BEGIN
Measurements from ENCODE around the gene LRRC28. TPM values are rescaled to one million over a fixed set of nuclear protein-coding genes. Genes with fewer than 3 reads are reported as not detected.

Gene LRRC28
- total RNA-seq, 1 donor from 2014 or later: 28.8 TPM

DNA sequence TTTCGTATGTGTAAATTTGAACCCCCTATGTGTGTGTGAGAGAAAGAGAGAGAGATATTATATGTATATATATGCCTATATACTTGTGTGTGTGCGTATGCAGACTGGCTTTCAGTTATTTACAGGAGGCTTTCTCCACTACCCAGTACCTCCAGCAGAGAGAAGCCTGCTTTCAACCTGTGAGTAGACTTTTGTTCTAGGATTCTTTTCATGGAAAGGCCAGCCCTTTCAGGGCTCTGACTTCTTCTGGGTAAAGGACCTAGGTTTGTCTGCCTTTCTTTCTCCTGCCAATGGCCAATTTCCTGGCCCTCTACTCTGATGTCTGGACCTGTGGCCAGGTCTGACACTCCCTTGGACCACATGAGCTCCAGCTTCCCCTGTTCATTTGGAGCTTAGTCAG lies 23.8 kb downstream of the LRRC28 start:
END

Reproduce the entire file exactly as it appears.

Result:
Measurements from ENCODE around the gene LRRC28. TPM values are rescaled to one million over a fixed set of nuclear protein-coding genes. Genes with fewer than 3 reads are reported as not detected.

Gene LRRC28
- total RNA-seq, 1 donor from 2014 or later: 28.8 TPM

DNA sequence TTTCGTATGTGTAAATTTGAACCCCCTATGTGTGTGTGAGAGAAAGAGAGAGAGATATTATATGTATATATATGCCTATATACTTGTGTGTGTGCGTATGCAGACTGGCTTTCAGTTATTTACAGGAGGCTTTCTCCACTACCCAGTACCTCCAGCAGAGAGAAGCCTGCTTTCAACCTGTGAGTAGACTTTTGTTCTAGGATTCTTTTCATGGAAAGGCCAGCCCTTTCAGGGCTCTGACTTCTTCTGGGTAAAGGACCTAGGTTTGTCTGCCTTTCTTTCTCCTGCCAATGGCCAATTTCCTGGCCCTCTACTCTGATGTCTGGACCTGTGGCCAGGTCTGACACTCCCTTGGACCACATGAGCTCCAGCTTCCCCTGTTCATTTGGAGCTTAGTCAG lies 23.8 kb downstream of the LRRC28 start: